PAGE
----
A. Title of the Book: “ The Strange Case of Dr. Jekyll and Mr. Hyde” B. Author:
Robert Louis Stevenson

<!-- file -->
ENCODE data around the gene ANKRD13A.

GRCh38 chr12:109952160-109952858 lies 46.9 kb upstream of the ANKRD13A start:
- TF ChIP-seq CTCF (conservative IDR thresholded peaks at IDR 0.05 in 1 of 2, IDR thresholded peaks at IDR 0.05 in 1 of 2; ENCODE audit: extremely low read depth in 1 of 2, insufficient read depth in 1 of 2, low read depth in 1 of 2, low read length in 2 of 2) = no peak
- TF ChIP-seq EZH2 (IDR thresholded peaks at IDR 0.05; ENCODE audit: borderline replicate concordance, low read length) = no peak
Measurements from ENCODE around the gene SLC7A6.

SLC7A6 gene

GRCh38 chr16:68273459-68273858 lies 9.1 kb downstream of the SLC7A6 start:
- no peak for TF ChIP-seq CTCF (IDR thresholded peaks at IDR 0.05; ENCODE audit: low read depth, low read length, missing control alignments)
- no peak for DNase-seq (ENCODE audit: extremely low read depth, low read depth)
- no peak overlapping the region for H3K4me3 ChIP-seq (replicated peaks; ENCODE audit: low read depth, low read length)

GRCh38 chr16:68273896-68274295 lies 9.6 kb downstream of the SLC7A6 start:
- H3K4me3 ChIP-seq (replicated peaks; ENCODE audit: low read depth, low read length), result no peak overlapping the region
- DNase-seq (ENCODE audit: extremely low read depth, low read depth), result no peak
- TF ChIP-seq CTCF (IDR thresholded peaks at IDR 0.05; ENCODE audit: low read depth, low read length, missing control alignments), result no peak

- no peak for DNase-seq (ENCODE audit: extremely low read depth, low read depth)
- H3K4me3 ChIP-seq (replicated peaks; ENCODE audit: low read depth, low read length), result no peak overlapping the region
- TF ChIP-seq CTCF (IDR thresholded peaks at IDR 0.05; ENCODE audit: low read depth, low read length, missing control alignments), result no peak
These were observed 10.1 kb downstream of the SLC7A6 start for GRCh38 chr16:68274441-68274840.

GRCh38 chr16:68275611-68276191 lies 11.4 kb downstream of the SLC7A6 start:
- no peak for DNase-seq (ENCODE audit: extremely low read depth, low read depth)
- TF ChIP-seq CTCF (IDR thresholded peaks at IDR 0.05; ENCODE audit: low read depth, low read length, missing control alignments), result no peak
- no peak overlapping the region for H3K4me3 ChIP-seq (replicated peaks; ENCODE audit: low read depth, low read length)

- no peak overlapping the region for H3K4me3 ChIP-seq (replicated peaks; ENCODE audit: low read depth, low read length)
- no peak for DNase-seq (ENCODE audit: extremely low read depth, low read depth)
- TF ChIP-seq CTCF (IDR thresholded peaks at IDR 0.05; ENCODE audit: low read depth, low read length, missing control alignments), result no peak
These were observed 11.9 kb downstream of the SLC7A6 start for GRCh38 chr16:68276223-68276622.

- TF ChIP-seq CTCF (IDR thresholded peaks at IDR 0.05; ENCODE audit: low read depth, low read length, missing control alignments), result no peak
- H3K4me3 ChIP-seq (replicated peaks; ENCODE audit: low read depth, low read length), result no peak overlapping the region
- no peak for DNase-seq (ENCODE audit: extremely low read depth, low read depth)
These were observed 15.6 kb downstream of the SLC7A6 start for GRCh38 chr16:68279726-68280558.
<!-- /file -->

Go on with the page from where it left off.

* As a novelist, he is often noted for the powers of invention and depth of psychological insights found in his work; a skill defined by G. K. Chesterton as being able ‘to pick up the right word up on the point of his pen’. * Robert Louis Balfour Stevenson was a Scottish novelist, poet, essayist, and travel writer. * A literary celebrity during his lifetime, Stevenson now ranks among the 26 most translated authors in the world. * Stevenson was born Robert Lewis Balfour Stevenson at 8 Howard Place, Edinburgh, Scotland, on 13 November 1850 to Margaret Isabella Balfour and Thomas Stevenson, a leading lighthouse engineer. * His father had plans for Stevenson to follow his profession but his son’s ill-health and weak disposition meant that an alternative career had to be decided upon. * An only child, strange-looking and eccentric, Stevenson found it hard to fit in when he was sent to a nearby school at age six, a problem repeated at age eleven when he went on to the Edinburgh Academy; but he mixed well in lively games with his cousins in summer holidays at Colinton. * Stevenson recalled this time of sickness in "The Land of Counterpane" in “A Child's Garden of Verses” (1885), and dedicated the book to his nurse. * The canoe voyage with Simpson brought Stevenson to Grez in September 1876, and here he first met Fanny Van de Grift Osbourne. * Although Stevenson returned to Britain shortly after this first meeting, Fanny apparently remained in his thoughts, and he wrote an essay, "On falling in love," for the Cornhill Magazine. * Fanny and Robert were married in May 1880, although, as he said, he was "a mere complication of cough and bones, much fitter for an emblem of mortality than a bridegroom." * He later wrote about the experience in “The Amateur Emigrant.” * During his time in Bournemouth, he wrote the story “Strange Case of Dr Jekyll and Mr Hyde”, naming one of the characters “Mr.Poole” after the town of Poole which is situated next to Bournemouth. * In spite of his ill health, he produced the bulk of his best-known work during these years: “Treasure Island”, his first widely popular book; “Kidnapped”; “Strange Case of Dr Jekyll and Mr Hyde”, the story which established his wider reputation; The Black Arrow; and two volumes of verse, “A Child's Garden of Verses” and “Underwoods.” * When his father died in 1887, Stevenson felt free to follow the advice of his physician to try a complete change of climate, and he started with his mother and family for Colorado. * During the intensely cold winter Stevenson wrote some of his best essays, including Pulvis et Umbra, began The Master of Ballantrae, and lightheartedly planned, for the following summer, a cruise to the southern Pacific Ocean. * He did qualify for the Scottish bar in July 1875, and his father added a brass plate with "R.L. Stevenson, Advocate" to the Heriot Row house. * One of his journeys, a canoe voyage in Belgium and France with Sir Walter Simpson, a friend from the Speculative Society and frequent travel companion, was the basis of his first real book, “An Inland Voyage” (1878). * Henley is often seen as the model for Long John Silver in “Treasure Island.” * His cousin and biographer, Sir Graham Balfour, said that "he probably throughout life would, if compelled to vote, have always supported the Conservative candidate." * While Stevenson intended to write another book of travel writing to follow his earlier book “In the South Seas”, it was his wife who eventually published her journal of their third voyage. * His influence spread to the Samoans, who consulted him for advice, and he soon became involved in local politics. * He was convinced the European officials appointed to rule the Samoans were incompetent, and after many futile attempts to...
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